Ready to enjoy an amazing read this 2020? Take a look at this great book…
The Last Drop of Blood by Graham Masterton
About The Book
Justice Garrett Quinn should have been at a sentencing. He was one of the good ones, fighting for order in a lawless world. In a burned-out car, on the outskirts of Cork, DS Katie Maguire finds what’s left of him.
But this is only the beginning. The judge’s death sparks a gang war fought with bullets and bombs, and civilians are caught in the crossfire. As the city spirals deeper into
violence, Ireland’s most fearless detective must find the courage to fight for her hometown one last time.
Katie Maguire is no stranger to sacrifice–but she has lost so much already. Facing new horrors each day, Katie must decide: can she do her duty when she has nothing
left to give?
I will start saying that I live in Ireland and it’s a safe country, even if they say that Cork is the safer city in Ireland, I live in Galway and I’ve never seen a gang fight at all! So, if you are planning a trip to Ireland don’t cancel it, aside from rain you’ll not see any more trouble!
So, let’s talk about the book, when Justice Garrett Quinn’s body appears burned inside his car the police know that this would not be an easy case, because he was in a very important trial mixed with gangs and this means that possibly one of them is involved in the killing. And just after the bomb, the two main gangs of the city start killing without anyone to stop them…
This is a non-stop action thriller, full of bullets, bombs and victims… The main detective of the story, Katie Maguire, is having personal problems and also had a personal relation with Garret Quinn, this will make this case more deep and interesting, of course! It is clear that the killing is gang related, but why now and who is responsible for the bombing?
I’ll admit that didn’t like how Katie was treated by her boss or co-workers, she is bullied mainly for being a good police officer and doing her job really good. I really don’t know any man/woman police officer, but I would like to think that they are treated equally or that at least if someone disrespects them there’s a way to stop it. If the police officers are the first to abuse, who we can trust to protect us?
I’ll finish saying that after this ending I don’t want to wait to read the next book! Ready?
The two gardaí were still struggling to pull the drunken traveller out of The Bridle’s front door when they heard a boom! in the distance, like a bomb going off.
Garda Micky Phelan looked around and said, ‘What in the name of Jesus was that?’
‘Take your filthy crubeens off me, will you?’ the traveller blurted at him. ‘I’ll report you for racial discrimification, you see if I don’t.’
‘Shut your bake, you’re totally mouldy,’ Garda Neasa O’Connor snapped at him.
‘You know full well that you’re bar red from The Bridle. And the bang of benjy off of you, I swear – it’s enough to make a maggot gag.’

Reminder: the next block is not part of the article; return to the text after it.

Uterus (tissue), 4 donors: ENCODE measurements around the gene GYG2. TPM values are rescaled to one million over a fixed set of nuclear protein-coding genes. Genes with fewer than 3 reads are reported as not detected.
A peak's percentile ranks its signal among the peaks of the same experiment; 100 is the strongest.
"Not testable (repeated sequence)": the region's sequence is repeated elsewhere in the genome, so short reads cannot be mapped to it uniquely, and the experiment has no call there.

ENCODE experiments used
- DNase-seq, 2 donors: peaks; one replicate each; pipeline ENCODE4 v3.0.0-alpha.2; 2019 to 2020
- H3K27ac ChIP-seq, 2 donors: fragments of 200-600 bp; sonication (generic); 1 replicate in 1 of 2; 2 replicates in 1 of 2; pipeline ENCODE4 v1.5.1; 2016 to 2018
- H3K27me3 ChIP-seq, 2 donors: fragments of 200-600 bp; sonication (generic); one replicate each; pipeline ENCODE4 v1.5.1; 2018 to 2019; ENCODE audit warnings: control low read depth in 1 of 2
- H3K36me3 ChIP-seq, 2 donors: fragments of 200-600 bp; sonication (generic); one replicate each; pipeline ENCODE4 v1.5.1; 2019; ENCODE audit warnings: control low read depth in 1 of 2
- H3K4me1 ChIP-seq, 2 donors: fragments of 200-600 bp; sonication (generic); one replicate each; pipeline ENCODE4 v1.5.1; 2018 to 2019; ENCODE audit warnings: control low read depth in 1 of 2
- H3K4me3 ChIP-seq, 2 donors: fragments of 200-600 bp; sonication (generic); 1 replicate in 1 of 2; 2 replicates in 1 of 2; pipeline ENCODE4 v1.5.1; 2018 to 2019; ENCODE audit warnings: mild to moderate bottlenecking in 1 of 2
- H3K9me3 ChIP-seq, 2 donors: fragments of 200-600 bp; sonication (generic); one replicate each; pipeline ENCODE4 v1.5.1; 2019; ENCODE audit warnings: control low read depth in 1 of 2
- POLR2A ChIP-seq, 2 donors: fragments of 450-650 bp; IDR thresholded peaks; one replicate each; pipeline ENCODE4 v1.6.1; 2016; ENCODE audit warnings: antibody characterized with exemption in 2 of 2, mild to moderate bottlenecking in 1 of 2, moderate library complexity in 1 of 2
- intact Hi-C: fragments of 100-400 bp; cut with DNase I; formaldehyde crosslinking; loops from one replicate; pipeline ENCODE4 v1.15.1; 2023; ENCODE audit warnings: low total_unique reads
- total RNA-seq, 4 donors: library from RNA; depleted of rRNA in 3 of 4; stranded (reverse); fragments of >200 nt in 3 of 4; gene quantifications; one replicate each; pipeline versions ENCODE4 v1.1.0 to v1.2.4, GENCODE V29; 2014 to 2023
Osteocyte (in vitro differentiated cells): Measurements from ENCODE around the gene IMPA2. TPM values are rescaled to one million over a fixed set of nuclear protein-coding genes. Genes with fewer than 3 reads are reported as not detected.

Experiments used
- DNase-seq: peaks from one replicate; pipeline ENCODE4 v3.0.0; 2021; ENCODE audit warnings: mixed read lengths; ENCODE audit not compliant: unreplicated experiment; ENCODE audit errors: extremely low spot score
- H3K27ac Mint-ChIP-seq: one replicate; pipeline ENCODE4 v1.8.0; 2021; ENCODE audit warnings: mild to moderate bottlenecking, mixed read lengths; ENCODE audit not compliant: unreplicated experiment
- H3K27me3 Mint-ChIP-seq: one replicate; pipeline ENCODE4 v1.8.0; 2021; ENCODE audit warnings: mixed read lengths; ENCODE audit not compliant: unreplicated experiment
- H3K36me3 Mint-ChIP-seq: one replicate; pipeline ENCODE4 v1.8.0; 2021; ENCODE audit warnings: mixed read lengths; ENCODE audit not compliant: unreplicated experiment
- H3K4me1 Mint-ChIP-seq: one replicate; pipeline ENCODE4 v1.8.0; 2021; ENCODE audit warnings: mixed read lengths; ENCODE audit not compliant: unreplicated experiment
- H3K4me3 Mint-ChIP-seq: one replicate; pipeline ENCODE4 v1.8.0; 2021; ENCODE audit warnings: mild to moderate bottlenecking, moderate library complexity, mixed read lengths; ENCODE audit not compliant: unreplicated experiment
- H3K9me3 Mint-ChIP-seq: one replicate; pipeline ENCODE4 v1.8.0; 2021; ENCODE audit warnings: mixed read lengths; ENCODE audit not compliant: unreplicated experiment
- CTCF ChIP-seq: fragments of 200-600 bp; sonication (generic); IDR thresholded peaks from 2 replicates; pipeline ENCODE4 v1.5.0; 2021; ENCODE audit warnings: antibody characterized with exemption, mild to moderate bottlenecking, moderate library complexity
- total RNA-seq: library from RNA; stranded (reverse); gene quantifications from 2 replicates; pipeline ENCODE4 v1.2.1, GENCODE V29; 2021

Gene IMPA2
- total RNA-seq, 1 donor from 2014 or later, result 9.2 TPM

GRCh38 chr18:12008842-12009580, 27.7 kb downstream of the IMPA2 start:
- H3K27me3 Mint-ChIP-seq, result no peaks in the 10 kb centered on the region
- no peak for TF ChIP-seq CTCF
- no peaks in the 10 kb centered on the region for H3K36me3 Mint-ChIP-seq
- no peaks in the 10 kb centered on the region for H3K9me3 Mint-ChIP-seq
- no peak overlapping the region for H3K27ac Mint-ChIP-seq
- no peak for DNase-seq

Patrick the barman came out of the doorway, wiping his hands on his apron. ‘Holy Mother of God, that was one hell of a wallop, wasn’t it? What do you think it was?’
‘No idea at all,’ said Garda Phelan. ‘It was way too loud for a crow banger.’
‘You’re right. It sounded to me like it came from those new houses – the ones over there at Sean – áit Feirme. Let’s hope it wasn’t a gas main blew up. They had a ball of trouble there with gas leaks only a couple of months ago. Bord Gáis was around there every other day.’
‘For feck’s sake, will you let go of me,’ the traveller demanded. He must have been somewhere in his mid-fifties, with wild grey hair like a bramble patch and a face so crimson with drink that it was almost purple. He was wearing a tan leather jerkin and a soiled check shirt with his belly hanging out. The front of his baggy green corduroy trousers was dark with urine.
‘We’ll let you go, boy, as soon as we’re sure that you’re well on your way.’
‘Okay, okay. My truck’s over there, see, next to them rubbish bins.’
‘If you think we’re going to let you drive you must be Fecky the Ninth. Off you go. It’s only a couple of kilometres down to your halting site. If you don’t fall into too many ditches you should be able to get there before it starts pouring.’
Between them, Garda Phelan and Garda O’Connor managed to heave the traveller across the car park like a sackful of rotten potatoes. Once they had reached the pavement they released their grip on his arms and he stood in front of them for a few moments, swaying.
‘Curse a God on you altogether, both of you,’ he slurred, and let out a ripping two-tone burp. ‘My cat’s curse on you, too. I hope the Devil uses your spines for a ladder.’
About The Author
Graham Masterton trained as a newspaper reporter before beginning a career as an author. After twenty-five years writing horror and thrillers, Graham turned his talent
to crime writing. The first book in the Katie Maguire series, White Bones, was published by Head of Zeus in 2012 and became a top-ten bestseller. The series was inspired by Graham’s five-year stay in County Cork.